Ten Years Later: Lower Manhattan Rises From the Ashes
Signs of Transformation Abound as NYC Reaches Emotionally Charged Anniversary of Terrorist Attacks
A full decade following the tragic events of Sept 11, 2001, downtown New York is moving quickly toward one of the most dramatic transformations of its urban landscape of the last century.
Two new skyscrapers totaling 4.8 million square feet are under construction, along with a memorial and museum dedicated to the more than 3,000 people who died in the horrific attacks.
Other recent notable achievements for the area include publisher Condé Nast's momentous decision to move its headquarters downtown and become 1 World Trade Center's anchor tenant, and the recent completion of architect Frank Gehry's and developer Forest City Ratner's remarkable 76-story luxury apartment tower at 8 Spruce Street, which is billed as "the tallest residential building in the Western Hemisphere," and hailed by some critics as the best new skyscraper in New York City in decades.
Meanwhile, World Trade Center developer Larry Silverstein believes two additional office towers could be built at the WTC site by 2015. Given the extent of the transformation seen in this market, perhaps anything is possible.
"Cities like New York have become extraordinary magnets attracting America’s best and brightest," said Alan L. Stein, executive director of Cushman & Wakefield, who along with colleague Tara I. Stacom leads Cushman’s office leasing efforts at 1World Trade Center. "There’s a certain critical mass that breeds more of the same. Companies locate downtown because their competition, and the talent they need to power their company, is there."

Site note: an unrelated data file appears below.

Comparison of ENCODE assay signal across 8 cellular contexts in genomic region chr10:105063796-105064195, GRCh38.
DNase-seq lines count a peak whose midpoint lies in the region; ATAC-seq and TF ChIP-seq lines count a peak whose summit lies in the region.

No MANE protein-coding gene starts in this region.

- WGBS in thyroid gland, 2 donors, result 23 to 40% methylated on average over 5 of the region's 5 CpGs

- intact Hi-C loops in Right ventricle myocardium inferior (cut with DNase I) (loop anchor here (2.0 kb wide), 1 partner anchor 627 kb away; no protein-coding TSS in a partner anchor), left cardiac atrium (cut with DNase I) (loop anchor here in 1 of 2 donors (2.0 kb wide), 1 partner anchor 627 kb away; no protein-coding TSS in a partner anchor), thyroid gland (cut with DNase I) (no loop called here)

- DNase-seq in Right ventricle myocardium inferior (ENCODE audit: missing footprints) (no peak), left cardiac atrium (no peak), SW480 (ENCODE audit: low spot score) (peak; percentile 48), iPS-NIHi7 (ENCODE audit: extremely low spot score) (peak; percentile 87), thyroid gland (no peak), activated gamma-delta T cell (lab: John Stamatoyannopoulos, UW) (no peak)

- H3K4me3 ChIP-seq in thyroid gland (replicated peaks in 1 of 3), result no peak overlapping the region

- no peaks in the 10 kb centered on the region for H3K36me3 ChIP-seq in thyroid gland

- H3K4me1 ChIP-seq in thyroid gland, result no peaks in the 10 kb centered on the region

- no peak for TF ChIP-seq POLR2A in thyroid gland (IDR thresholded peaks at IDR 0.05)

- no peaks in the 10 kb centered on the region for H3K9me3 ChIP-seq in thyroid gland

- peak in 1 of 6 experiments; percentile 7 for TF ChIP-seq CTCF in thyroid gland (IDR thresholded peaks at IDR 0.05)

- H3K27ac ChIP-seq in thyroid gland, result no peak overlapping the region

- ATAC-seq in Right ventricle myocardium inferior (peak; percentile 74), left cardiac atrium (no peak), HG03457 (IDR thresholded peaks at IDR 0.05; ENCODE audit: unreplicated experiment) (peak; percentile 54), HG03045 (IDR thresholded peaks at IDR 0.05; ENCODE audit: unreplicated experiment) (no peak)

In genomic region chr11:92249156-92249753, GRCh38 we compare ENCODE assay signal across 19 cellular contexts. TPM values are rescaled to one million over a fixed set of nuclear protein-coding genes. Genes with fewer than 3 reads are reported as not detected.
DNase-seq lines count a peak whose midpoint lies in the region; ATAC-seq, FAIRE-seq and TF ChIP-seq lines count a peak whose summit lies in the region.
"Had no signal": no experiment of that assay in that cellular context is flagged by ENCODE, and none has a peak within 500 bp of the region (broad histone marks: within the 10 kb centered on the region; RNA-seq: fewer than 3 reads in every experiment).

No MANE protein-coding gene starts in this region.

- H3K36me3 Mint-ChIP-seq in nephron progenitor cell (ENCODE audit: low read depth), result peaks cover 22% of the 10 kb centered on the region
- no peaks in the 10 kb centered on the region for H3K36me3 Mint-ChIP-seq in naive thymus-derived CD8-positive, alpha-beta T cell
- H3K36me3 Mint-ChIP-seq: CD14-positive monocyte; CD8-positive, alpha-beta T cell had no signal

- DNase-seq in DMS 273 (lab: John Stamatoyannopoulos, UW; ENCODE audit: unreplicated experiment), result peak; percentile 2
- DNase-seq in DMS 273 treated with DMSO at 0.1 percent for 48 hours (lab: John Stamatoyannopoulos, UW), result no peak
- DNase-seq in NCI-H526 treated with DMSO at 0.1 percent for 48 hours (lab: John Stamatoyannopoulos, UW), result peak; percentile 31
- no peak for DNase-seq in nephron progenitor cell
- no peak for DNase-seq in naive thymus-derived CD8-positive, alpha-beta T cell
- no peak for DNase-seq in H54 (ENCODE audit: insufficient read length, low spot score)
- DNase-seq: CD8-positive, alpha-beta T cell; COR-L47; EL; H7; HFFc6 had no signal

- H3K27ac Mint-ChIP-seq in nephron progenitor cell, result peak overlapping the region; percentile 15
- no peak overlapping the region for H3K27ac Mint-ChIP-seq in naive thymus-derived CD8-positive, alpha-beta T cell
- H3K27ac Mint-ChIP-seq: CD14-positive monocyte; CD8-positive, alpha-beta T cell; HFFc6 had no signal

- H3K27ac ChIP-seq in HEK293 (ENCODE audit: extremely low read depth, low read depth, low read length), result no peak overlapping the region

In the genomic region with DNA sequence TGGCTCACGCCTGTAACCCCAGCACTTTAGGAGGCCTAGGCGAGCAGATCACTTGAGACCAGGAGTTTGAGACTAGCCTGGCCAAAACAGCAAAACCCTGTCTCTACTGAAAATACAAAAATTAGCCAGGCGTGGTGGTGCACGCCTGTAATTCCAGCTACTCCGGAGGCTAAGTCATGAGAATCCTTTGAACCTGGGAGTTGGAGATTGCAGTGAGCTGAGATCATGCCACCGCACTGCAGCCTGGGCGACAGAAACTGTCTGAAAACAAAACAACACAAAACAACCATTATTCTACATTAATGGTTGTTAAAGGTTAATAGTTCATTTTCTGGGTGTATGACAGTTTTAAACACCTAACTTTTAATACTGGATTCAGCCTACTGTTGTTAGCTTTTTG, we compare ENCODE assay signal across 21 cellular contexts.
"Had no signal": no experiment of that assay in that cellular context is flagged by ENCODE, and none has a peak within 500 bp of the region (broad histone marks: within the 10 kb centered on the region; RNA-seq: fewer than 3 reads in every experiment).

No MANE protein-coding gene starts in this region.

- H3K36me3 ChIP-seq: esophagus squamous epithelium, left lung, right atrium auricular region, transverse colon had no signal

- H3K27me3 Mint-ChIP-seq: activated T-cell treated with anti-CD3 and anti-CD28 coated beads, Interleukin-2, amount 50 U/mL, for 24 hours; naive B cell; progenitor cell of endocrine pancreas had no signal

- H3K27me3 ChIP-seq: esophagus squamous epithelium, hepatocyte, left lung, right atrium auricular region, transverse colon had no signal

"Sept. 11 accelerated rather than hindered that process. The changing landscape downtown created an opportunity that’s being realized today."
New Yorkers themselves, while vowing to never forget the attack, seem more focused on the promise of the future than the tragedy of the past. Mayor Michael Bloomberg spoke to the sense of progress and transition that seems to define New York City when he said, "We will never forget the devastation of the area that came to be known as ‘Ground Zero.’ Never. But the time has come to call those 16 acres what they are: The World Trade Center and the National September 11th Memorial and Museum."
For those in real estate, the events of September 11, 2001, continue to have a profound effect on the industry, ranging from a renewed focus on security and building safety, to radical notions on the future of cities.